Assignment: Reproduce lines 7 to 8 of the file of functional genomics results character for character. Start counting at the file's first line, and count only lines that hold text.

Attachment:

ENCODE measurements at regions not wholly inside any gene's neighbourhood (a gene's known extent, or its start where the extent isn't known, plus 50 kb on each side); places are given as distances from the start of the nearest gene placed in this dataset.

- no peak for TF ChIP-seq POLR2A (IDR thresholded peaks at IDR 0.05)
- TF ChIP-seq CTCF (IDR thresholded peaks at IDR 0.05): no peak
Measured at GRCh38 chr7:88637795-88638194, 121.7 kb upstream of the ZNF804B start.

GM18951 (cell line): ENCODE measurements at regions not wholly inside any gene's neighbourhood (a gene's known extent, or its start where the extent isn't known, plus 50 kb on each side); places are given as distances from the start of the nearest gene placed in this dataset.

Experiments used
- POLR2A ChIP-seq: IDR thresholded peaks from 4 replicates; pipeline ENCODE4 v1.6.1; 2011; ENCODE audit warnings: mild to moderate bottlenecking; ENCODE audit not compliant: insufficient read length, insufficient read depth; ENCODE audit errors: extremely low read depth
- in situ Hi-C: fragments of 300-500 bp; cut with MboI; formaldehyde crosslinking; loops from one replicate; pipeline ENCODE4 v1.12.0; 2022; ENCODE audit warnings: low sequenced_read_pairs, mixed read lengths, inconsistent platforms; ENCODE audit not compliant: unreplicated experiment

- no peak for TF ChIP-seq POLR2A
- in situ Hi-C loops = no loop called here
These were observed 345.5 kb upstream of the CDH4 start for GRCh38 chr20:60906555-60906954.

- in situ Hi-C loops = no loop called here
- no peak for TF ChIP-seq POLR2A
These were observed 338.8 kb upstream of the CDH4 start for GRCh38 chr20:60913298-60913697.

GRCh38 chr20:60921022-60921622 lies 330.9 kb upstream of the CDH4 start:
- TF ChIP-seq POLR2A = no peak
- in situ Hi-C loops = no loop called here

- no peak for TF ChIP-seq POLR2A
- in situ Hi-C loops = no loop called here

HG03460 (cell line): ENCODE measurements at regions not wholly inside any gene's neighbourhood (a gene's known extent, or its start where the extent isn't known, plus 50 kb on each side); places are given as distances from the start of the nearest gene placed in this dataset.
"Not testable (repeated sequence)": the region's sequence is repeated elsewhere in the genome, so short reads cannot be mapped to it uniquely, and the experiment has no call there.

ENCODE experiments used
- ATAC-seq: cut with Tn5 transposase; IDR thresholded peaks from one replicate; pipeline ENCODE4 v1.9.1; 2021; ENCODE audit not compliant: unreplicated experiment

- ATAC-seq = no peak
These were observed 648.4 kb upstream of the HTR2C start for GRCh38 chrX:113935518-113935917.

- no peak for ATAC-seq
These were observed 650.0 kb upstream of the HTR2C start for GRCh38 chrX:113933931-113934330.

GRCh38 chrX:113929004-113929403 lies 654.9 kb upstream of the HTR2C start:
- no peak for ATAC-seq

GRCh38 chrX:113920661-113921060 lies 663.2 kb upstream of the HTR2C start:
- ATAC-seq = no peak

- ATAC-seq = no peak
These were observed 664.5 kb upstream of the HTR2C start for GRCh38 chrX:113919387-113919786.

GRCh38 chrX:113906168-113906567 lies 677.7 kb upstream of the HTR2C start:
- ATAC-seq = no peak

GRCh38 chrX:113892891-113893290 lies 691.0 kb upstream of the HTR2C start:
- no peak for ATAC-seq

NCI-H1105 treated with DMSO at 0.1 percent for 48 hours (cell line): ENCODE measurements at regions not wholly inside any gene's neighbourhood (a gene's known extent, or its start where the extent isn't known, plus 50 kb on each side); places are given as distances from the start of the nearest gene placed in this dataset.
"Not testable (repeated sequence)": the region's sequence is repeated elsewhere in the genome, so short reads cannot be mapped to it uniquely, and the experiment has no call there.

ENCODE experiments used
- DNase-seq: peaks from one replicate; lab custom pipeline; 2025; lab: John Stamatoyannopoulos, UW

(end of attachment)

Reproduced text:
- POLR2A ChIP-seq: IDR thresholded peaks from 4 replicates; pipeline ENCODE4 v1.6.1; 2011; ENCODE audit warnings: mild to moderate bottlenecking; ENCODE audit not compliant: insufficient read length, insufficient read depth; ENCODE audit errors: extremely low read depth
- in situ Hi-C: fragments of 300-500 bp; cut with MboI; formaldehyde crosslinking; loops from one replicate; pipeline ENCODE4 v1.12.0; 2022; ENCODE audit warnings: low sequenced_read_pairs, mixed read lengths, inconsistent platforms; ENCODE audit not compliant: unreplicated experiment